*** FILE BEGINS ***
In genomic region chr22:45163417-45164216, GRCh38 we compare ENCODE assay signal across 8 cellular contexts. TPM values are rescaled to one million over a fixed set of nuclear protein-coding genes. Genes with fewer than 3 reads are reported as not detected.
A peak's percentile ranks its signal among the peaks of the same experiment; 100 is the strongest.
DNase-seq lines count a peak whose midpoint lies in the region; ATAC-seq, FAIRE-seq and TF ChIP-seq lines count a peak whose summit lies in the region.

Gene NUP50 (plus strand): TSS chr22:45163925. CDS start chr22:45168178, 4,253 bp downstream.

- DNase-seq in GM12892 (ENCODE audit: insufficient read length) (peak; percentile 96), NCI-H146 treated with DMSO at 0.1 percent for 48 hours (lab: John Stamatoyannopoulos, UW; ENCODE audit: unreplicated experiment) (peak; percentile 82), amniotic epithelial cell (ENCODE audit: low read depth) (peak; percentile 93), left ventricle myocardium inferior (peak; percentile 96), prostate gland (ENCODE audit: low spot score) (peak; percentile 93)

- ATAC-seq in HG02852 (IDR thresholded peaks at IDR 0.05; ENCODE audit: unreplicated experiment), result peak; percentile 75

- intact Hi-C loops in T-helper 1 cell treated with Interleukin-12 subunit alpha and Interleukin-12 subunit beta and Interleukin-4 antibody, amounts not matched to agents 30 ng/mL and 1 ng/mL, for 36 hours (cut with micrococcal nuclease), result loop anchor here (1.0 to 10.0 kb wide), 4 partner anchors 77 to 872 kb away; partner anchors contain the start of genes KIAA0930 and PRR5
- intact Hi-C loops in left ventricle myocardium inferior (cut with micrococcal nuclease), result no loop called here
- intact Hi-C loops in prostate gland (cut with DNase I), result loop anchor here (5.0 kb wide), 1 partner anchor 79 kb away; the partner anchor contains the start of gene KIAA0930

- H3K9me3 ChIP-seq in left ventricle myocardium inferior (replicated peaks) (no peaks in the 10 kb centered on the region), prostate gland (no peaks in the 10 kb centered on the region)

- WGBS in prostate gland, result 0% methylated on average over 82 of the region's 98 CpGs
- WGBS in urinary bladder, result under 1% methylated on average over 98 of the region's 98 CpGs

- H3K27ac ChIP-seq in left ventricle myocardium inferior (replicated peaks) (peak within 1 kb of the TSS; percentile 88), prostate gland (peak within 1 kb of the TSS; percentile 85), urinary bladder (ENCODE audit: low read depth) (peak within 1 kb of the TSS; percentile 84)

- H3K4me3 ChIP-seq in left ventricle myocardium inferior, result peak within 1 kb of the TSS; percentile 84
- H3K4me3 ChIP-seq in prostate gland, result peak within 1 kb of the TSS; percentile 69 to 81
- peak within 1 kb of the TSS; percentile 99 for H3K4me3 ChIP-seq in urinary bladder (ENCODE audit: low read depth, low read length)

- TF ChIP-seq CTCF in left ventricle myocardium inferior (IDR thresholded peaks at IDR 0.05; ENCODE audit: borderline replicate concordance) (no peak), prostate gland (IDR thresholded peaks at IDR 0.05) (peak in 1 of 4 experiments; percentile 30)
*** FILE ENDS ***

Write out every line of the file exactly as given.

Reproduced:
In genomic region chr22:45163417-45164216, GRCh38 we compare ENCODE assay signal across 8 cellular contexts. TPM values are rescaled to one million over a fixed set of nuclear protein-coding genes. Genes with fewer than 3 reads are reported as not detected.
A peak's percentile ranks its signal among the peaks of the same experiment; 100 is the strongest.
DNase-seq lines count a peak whose midpoint lies in the region; ATAC-seq, FAIRE-seq and TF ChIP-seq lines count a peak whose summit lies in the region.

Gene NUP50 (plus strand): TSS chr22:45163925. CDS start chr22:45168178, 4,253 bp downstream.

- DNase-seq in GM12892 (ENCODE audit: insufficient read length) (peak; percentile 96), NCI-H146 treated with DMSO at 0.1 percent for 48 hours (lab: John Stamatoyannopoulos, UW; ENCODE audit: unreplicated experiment) (peak; percentile 82), amniotic epithelial cell (ENCODE audit: low read depth) (peak; percentile 93), left ventricle myocardium inferior (peak; percentile 96), prostate gland (ENCODE audit: low spot score) (peak; percentile 93)

- ATAC-seq in HG02852 (IDR thresholded peaks at IDR 0.05; ENCODE audit: unreplicated experiment), result peak; percentile 75

- intact Hi-C loops in T-helper 1 cell treated with Interleukin-12 subunit alpha and Interleukin-12 subunit beta and Interleukin-4 antibody, amounts not matched to agents 30 ng/mL and 1 ng/mL, for 36 hours (cut with micrococcal nuclease), result loop anchor here (1.0 to 10.0 kb wide), 4 partner anchors 77 to 872 kb away; partner anchors contain the start of genes KIAA0930 and PRR5
- intact Hi-C loops in left ventricle myocardium inferior (cut with micrococcal nuclease), result no loop called here
- intact Hi-C loops in prostate gland (cut with DNase I), result loop anchor here (5.0 kb wide), 1 partner anchor 79 kb away; the partner anchor contains the start of gene KIAA0930

- H3K9me3 ChIP-seq in left ventricle myocardium inferior (replicated peaks) (no peaks in the 10 kb centered on the region), prostate gland (no peaks in the 10 kb centered on the region)

- WGBS in prostate gland, result 0% methylated on average over 82 of the region's 98 CpGs
- WGBS in urinary bladder, result under 1% methylated on average over 98 of the region's 98 CpGs

- H3K27ac ChIP-seq in left ventricle myocardium inferior (replicated peaks) (peak within 1 kb of the TSS; percentile 88), prostate gland (peak within 1 kb of the TSS; percentile 85), urinary bladder (ENCODE audit: low read depth) (peak within 1 kb of the TSS; percentile 84)

- H3K4me3 ChIP-seq in left ventricle myocardium inferior, result peak within 1 kb of the TSS; percentile 84
- H3K4me3 ChIP-seq in prostate gland, result peak within 1 kb of the TSS; percentile 69 to 81
- peak within 1 kb of the TSS; percentile 99 for H3K4me3 ChIP-seq in urinary bladder (ENCODE audit: low read depth, low read length)

- TF ChIP-seq CTCF in left ventricle myocardium inferior (IDR thresholded peaks at IDR 0.05; ENCODE audit: borderline replicate concordance) (no peak), prostate gland (IDR thresholded peaks at IDR 0.05) (peak in 1 of 4 experiments; percentile 30)